Integrated assessment of land-use/coverage changes and their impacts on ecosystem services in Gansu Province, northwest China: implications for sustainable development goals

  • Lijun Liu
  • Youjia LiangEmail author
  • Shizuka Hashimoto
Original Article
Part of the following topical collections:
  1. Ecosystems, Biodiversity, and Natural Resource Management


A sustainable supply of ecosystem services (ESs) is key to achieving sustainable development goals (SDGs). The ESs concept is based on socio-ecological complexity integrated with local decision demands. It helps prevent both regional ecological degradation and conflicts associated with large-scale land-use/coverage-change (LUCC). In this study, an integrated assessment method was developed to analyze spatiotemporal changes in the supply capacities of ESs and assess their implications on the SDGs. Therefore, land-system dynamics in Gansu Province, northwest China were elucidated based on LUCC maps (1992–2015) using several assessment tools. The LUCC analysis indicated rapid expansion of grassland and cultivated land in Gannan and Qingyang cities, respectively, which was attributed to conversion of forests and bare land. The supply capacity of ESs indicated a monotonous increasing trend (cultural service > supporting service > provisioning service > regulating service) which was associated with positive changes in multiple ESs. However, the decrease in specific services likely caused unexpected losses which potentially offset profits from the current management of the socio-ecological system. Frequency of linkages with the SDGs indicated the following order: regulating service > provisioning service > cultural service > supporting service. Further, flood prevention, carbon sequestration, and nutrient retention were the most frequent ESs. Additionally, the top 25% frequency of occurrence of ESs that occurred in SDGs comprised SDG15 (40), SDG11 (18), and SDG2 (17), indicating that key policy implications in Gansu province should emphasize sustainable management of forest ecosystems, cities, and cropping systems under limited water resources. Therefore, this study provides an integrated assessment of the effects of changing land-system dynamics on the potential provision of ESs and their subsequent impacts on the SDGs in typical semi-arid and arid regions.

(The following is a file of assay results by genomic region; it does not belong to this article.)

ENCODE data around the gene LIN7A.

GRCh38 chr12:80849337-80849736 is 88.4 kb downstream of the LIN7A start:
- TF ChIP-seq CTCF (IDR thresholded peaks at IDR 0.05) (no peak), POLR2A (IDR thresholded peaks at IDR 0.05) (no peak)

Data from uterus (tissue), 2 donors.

Ecosystem services mapping Land-use change Impact assessment Hotspot analysis Social-ecological systems Sustainable development goals 



This study was supported by the National Natural Science Foundation of China (41601184), the Environment Research and Technology Development Fund [S-15 Predicting and Assessing Natural Capital and Ecosystem Services (PANCES)] of the Ministry of the Environment, Japan, JSPS KAKENHI Grant Number 17KT0076, and the ‘Research and Social Implementation of Ecosystem-based Disaster Risk Reduction as Climate Change Adaptation in Shrinking Societies’ of the Research Institute for Humanity and Nature, Japan.

Compliance with ethical standards

Conflict of interest

The authors declare that they have no conflict of interest.

Supplementary material

11625_2019_758_MOESM1_ESM.doc (44 kb)
Supplementary file1 (DOC 43 kb)


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Copyright information

© Springer Japan KK, part of Springer Nature 2019

Authors and Affiliations

  1. 1.Intelligent Transportation Systems Research CenterWuhan University of TechnologyWuhanChina
  2. 2.School of NavigationWuhan University of TechnologyWuhanChina
  3. 3.National Engineering Research Center for Water Transport SafetyWuhan University of TechnologyWuhanChina
  4. 4.School of Resources and Environmental EngineeringWuhan University of TechnologyWuhanChina
  5. 5.Graduate School of Agricultural and Life SciencesThe University of TokyoTokyoJapan
  6. 6.Institute for Global Environmental StrategiesHayamaJapan

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